1. Archive

Cleaning up for dinner

Okay, the weather's finally cooperating (somewhat), daylight lasts longer, and you should be catching lots of fish. But what do you do with them?

Well, I'd suggest eating a couple. Though a firm supporter of conservation efforts, I also support an angler's right to enjoy the resource with moderation. (The moderation part means there's no sense in taking a legal limit every day just because you can. Release a few today, catch a few more tomorrow.)

Now, the catching part is generally the most fun, as evidenced by the old spousal lamentation, "You caught it, you clean it." Actually, the post-catch phase of dinner-fishing needn't be a bummer. Just bear in mind a few enhancing tips.

With some species, cooking fillets with the skin intact produces a heavy "gamey" taste. For example, decades ago, snook were dubbed "soapfish" and discarded as inedible. Reason being, folks had yet to try skinning their fillets. Today, skinless snook flanks rank among the tastiest. Bluefish and sheepshead also are better skinned.

With many fish, skin or no skin matters little and offers cooking options. For example, grilling is great for thick fillets, but unless you're very careful with heat levels, lighter fillets, such as trout or small mackerel, are easily charred or dried. Answer: Leave the skin intact, lightly grill the meat side, turn skin side down and finish cooking.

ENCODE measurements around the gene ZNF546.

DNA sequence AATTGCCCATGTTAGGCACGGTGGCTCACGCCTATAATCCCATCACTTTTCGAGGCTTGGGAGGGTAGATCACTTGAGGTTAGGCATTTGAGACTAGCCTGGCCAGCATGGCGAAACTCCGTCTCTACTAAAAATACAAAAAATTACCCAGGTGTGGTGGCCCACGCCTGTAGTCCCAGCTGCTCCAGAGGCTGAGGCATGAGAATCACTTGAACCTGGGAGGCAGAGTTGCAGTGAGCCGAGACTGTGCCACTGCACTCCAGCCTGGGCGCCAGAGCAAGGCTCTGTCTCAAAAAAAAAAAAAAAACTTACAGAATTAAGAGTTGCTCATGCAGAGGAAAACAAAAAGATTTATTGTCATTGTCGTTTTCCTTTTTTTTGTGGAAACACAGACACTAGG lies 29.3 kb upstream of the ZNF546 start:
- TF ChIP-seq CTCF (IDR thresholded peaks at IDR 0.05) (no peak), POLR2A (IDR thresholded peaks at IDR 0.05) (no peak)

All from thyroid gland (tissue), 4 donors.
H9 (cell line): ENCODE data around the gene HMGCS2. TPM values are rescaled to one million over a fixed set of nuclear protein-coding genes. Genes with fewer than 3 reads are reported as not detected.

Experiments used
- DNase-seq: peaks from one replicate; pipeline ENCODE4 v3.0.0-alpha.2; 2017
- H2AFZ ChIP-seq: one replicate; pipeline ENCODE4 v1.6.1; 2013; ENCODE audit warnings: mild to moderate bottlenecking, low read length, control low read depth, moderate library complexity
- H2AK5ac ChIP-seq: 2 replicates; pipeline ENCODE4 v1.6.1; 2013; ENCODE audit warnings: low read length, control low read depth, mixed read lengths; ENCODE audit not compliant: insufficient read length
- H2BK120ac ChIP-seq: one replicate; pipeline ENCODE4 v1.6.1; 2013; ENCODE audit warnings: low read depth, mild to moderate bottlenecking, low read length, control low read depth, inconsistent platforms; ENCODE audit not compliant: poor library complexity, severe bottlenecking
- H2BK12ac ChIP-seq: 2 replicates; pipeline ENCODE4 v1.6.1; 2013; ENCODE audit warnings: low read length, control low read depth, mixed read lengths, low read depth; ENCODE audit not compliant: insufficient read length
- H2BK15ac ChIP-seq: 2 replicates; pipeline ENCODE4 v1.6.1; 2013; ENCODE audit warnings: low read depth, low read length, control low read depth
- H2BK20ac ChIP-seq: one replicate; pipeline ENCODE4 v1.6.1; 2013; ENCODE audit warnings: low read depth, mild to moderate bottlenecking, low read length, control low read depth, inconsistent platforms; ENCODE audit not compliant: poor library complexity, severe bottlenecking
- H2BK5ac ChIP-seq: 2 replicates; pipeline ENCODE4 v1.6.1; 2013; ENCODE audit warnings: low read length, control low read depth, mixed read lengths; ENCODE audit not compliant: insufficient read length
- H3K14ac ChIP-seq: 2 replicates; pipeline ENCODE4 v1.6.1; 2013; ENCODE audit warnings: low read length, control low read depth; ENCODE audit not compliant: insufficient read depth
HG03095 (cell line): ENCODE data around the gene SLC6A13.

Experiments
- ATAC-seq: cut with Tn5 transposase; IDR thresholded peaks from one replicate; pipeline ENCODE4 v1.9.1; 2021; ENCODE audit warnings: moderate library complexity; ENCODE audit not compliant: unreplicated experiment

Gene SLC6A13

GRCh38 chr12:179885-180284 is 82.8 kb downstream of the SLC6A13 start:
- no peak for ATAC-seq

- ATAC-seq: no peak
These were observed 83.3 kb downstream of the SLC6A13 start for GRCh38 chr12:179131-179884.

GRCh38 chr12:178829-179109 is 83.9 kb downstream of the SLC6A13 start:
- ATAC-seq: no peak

The skin acts as a temporary heat moderator, allowing the fillet to cook evenly without charring. When fully cooked, the skin peels off the fillet. (Removing the charred skin leaves a moist, film over the fillet. If you don't like this, simply grill the newly exposed side for about 20 seconds.)

Also contributing to gaminess is the "blood meat" found along the spinal areas of fish such as amberjack and pompano. Anytime you fillet a fish and find a dark-colored strip near the middle of the fillets, remove it. Left intact, the blood meat will mar the entire filet.

For optimal meat quality, immediately ice all keepers. Sorry, soaking them in a bucket of water while you fish won't do. On a hot day, even a full 5-gallon bucket will turn to bath water in an hour. That's a very bad thing for fresh fish.

A very good thing, though, is marinating. All fish cooked as-is will yield a certain level of gaminess. However, a 2-hour, chilled marination will draw out the heavy oils producing the offensive tastes. Most prefer golden Italian salad dressing, often mixed with dark basalmic or red wine vinegar. Orange juice and milk (separately) are viable alternatives.

I considered tossing a few recipes in, but space limitations and the plethora of cookbooks prevailed. Still, I'd be remiss if I didn't share a general technique introduced to me last fall by a fellow wanna-be chef.

Lay fresh fillets _ seasoned to taste _ on a bed of chopped red onions and green peppers spread over a rectangular piece of aluminum foil. Fold the foil inward and crimp atop the fish to form a loose tent, sealed at the ends. Set the package on a medium-heated grill for about 20 minutes, or until steam billows out.